Inventor of DNA fingerprinting reflects on career highlights in extensive video interview

Posted by ap507 at Sep 10, 2014 12:05 AM |
Interview with Professor Sir Alec Jeffreys about the discovery of genetic fingerprinting at the University of Leicester marks 30th anniversary of monumental invention

Professor Sir Alec Jeffreys (pictured), who invented DNA fingerprinting at the University of Leicester exactly 30 years ago today – 10 September, 1984 – has recalled his ‘Eureka’ moment in a new interview with the University's news and creative services team.

During the interview, Professor Jeffreys recalls how he and his technician made a list of all the possible applications of the discovery - but it was his wife, Sue, who spotted the potential for resolving immigration disputes which in fact proved to be the world’s first application of genetic fingerprinting. He also discusses his early interest in science and the time he first came to Leicester - including how he was turned away from a hotel because of his unkempt appearance at the time.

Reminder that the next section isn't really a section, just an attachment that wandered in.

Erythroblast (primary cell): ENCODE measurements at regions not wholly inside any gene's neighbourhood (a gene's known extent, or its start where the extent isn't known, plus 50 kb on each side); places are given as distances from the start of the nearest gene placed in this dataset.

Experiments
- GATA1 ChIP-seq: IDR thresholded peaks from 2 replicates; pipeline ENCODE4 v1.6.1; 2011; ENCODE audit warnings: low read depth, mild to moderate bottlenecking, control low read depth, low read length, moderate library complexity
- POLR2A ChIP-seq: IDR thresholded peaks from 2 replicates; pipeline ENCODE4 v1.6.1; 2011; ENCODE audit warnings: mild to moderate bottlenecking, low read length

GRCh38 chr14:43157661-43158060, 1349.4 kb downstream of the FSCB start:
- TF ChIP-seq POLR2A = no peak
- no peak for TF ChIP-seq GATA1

Now retired from his role in the Department of Genetics, in the interview he outlines some of the applications of DNA fingerprinting - including the identification of the remains of notorious Nazi war criminal Josef Mengele and in determining if Dolly the sheep was indeed a clone - and comments on the nature of scientific funding and the future of the field.

Further information is available here.

The full interview with Professor Sir Alec Jeffreys can be viewed below: